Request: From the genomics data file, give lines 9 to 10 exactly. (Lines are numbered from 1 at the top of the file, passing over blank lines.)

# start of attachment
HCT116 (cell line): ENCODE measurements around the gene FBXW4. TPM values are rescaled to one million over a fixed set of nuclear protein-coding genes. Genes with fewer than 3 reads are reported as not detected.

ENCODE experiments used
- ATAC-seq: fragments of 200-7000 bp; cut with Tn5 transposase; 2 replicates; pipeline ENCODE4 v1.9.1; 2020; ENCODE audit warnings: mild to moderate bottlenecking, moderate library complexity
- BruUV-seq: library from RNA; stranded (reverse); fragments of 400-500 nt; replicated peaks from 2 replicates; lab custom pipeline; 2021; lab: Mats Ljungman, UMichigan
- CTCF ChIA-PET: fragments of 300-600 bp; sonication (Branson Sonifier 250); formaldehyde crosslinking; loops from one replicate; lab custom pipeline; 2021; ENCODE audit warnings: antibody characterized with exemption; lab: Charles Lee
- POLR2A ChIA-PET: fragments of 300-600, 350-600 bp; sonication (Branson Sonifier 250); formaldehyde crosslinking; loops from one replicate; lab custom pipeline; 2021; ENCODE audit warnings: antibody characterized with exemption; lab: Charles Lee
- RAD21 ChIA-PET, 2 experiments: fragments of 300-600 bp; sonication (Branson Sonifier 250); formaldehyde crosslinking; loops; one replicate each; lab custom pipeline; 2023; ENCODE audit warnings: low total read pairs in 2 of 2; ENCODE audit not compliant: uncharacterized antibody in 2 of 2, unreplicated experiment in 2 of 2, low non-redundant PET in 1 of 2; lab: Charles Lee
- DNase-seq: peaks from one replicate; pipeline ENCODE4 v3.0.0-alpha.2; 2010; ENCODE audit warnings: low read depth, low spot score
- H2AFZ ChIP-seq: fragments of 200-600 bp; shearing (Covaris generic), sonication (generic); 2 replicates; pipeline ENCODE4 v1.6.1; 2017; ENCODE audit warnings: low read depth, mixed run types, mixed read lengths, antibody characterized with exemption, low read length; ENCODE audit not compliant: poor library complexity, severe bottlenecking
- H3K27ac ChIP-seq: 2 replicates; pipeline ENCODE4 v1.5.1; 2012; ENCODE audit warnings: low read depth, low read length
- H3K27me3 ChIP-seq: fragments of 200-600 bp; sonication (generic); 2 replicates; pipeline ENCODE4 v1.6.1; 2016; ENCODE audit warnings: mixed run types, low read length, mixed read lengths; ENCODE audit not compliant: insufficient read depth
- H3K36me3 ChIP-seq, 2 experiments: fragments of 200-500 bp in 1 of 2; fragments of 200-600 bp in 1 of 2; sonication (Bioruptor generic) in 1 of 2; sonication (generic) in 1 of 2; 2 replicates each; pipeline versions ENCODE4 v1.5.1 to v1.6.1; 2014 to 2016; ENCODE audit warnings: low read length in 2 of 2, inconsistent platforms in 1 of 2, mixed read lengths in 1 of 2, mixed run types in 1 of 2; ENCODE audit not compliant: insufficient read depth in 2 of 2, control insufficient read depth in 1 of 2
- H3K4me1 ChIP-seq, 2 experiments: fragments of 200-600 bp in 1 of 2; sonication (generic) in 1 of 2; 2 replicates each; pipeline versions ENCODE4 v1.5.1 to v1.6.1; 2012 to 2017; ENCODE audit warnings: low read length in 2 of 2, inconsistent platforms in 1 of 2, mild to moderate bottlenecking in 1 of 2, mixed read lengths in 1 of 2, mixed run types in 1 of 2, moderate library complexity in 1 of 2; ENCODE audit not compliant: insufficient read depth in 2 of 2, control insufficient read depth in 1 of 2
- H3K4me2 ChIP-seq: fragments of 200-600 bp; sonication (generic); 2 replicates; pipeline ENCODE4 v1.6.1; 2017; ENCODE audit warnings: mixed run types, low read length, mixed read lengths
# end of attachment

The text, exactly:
- H2AFZ ChIP-seq: fragments of 200-600 bp; shearing (Covaris generic), sonication (generic); 2 replicates; pipeline ENCODE4 v1.6.1; 2017; ENCODE audit warnings: low read depth, mixed run types, mixed read lengths, antibody characterized with exemption, low read length; ENCODE audit not compliant: poor library complexity, severe bottlenecking
- H3K27ac ChIP-seq: 2 replicates; pipeline ENCODE4 v1.5.1; 2012; ENCODE audit warnings: low read depth, low read length